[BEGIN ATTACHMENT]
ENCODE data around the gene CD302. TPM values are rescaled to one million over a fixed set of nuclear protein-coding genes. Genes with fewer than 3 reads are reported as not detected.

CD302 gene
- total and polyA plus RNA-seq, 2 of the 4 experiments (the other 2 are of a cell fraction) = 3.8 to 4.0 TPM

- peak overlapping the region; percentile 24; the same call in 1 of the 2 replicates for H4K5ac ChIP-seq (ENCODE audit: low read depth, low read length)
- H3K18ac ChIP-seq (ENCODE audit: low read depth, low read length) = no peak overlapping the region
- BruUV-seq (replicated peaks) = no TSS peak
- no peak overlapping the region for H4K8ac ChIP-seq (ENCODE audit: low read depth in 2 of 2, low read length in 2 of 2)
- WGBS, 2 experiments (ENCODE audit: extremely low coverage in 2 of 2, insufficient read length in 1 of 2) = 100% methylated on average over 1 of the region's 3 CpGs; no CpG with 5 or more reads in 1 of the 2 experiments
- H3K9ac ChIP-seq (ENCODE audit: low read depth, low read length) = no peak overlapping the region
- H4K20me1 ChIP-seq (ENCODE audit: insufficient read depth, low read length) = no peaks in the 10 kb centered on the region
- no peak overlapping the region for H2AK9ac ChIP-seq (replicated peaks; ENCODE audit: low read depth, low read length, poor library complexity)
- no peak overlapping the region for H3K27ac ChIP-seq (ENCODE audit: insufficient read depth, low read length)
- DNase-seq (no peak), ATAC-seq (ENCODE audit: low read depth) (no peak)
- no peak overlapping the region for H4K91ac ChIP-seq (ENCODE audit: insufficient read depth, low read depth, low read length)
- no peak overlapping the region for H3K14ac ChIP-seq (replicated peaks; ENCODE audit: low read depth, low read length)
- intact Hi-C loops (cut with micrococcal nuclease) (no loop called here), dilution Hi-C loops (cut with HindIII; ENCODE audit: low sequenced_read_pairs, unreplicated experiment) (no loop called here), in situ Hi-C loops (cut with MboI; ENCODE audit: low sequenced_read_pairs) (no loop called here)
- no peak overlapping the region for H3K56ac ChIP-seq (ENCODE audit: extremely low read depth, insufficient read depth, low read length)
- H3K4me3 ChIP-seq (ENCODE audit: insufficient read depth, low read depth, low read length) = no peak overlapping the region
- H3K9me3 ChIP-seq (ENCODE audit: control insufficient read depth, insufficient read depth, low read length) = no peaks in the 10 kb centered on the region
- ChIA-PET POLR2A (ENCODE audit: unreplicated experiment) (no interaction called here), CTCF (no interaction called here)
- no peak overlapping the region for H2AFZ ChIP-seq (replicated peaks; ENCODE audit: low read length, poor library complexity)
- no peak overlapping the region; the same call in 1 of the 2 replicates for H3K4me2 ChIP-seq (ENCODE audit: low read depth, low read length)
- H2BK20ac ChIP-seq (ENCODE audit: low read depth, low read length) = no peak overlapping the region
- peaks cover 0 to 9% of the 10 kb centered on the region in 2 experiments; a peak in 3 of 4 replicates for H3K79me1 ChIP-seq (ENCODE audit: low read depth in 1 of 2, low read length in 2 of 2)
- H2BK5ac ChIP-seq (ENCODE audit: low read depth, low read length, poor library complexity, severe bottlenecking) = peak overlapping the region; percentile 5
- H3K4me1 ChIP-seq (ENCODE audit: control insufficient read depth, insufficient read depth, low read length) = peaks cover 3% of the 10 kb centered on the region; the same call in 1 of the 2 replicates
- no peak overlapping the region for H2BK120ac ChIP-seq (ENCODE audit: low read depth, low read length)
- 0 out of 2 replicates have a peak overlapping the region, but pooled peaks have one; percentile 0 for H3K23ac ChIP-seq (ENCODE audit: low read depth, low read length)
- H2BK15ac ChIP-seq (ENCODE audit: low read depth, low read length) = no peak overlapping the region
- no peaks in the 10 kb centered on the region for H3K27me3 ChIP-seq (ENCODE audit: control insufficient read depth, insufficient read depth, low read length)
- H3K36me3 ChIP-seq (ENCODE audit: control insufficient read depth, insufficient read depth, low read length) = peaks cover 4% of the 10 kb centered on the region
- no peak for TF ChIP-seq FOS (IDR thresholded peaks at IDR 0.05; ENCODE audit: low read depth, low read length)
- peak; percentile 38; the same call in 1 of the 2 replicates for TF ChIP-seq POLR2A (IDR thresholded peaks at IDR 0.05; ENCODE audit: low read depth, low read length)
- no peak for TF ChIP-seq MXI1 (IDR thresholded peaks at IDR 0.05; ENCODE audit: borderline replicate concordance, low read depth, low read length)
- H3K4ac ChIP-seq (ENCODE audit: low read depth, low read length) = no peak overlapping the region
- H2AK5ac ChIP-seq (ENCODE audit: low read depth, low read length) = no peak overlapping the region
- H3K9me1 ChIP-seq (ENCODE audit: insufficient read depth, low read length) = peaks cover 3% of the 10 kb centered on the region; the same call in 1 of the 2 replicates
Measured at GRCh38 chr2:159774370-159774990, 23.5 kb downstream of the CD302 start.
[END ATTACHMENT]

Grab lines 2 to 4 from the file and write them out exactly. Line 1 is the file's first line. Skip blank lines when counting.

CD302 gene
- total and polyA plus RNA-seq, 2 of the 4 experiments (the other 2 are of a cell fraction) = 3.8 to 4.0 TPM

- peak overlapping the region; percentile 24; the same call in 1 of the 2 replicates for H4K5ac ChIP-seq (ENCODE audit: low read depth, low read length)